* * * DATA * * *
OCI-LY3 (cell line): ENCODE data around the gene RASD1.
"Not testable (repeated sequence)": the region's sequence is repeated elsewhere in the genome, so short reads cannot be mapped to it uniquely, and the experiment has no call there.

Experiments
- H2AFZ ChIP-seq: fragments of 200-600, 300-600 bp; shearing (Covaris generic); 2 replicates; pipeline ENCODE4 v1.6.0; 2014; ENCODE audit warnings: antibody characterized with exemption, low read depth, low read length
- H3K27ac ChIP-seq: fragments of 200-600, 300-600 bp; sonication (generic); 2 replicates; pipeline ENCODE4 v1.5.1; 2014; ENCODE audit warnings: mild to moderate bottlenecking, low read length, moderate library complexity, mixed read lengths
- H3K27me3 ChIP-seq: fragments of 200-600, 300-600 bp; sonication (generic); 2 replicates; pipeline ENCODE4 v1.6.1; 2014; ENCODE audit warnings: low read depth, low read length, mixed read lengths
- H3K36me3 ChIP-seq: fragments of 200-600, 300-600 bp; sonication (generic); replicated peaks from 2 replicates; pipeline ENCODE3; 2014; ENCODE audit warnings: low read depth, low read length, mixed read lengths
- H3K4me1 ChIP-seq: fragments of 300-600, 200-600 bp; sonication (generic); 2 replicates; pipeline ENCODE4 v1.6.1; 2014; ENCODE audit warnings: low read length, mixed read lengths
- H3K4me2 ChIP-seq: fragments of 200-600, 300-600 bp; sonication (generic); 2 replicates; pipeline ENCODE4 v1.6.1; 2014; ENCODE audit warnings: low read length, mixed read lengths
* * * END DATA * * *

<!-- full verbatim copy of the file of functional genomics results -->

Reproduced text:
OCI-LY3 (cell line): ENCODE data around the gene RASD1.
"Not testable (repeated sequence)": the region's sequence is repeated elsewhere in the genome, so short reads cannot be mapped to it uniquely, and the experiment has no call there.

Experiments
- H2AFZ ChIP-seq: fragments of 200-600, 300-600 bp; shearing (Covaris generic); 2 replicates; pipeline ENCODE4 v1.6.0; 2014; ENCODE audit warnings: antibody characterized with exemption, low read depth, low read length
- H3K27ac ChIP-seq: fragments of 200-600, 300-600 bp; sonication (generic); 2 replicates; pipeline ENCODE4 v1.5.1; 2014; ENCODE audit warnings: mild to moderate bottlenecking, low read length, moderate library complexity, mixed read lengths
- H3K27me3 ChIP-seq: fragments of 200-600, 300-600 bp; sonication (generic); 2 replicates; pipeline ENCODE4 v1.6.1; 2014; ENCODE audit warnings: low read depth, low read length, mixed read lengths
- H3K36me3 ChIP-seq: fragments of 200-600, 300-600 bp; sonication (generic); replicated peaks from 2 replicates; pipeline ENCODE3; 2014; ENCODE audit warnings: low read depth, low read length, mixed read lengths
- H3K4me1 ChIP-seq: fragments of 300-600, 200-600 bp; sonication (generic); 2 replicates; pipeline ENCODE4 v1.6.1; 2014; ENCODE audit warnings: low read length, mixed read lengths
- H3K4me2 ChIP-seq: fragments of 200-600, 300-600 bp; sonication (generic); 2 replicates; pipeline ENCODE4 v1.6.1; 2014; ENCODE audit warnings: low read length, mixed read lengths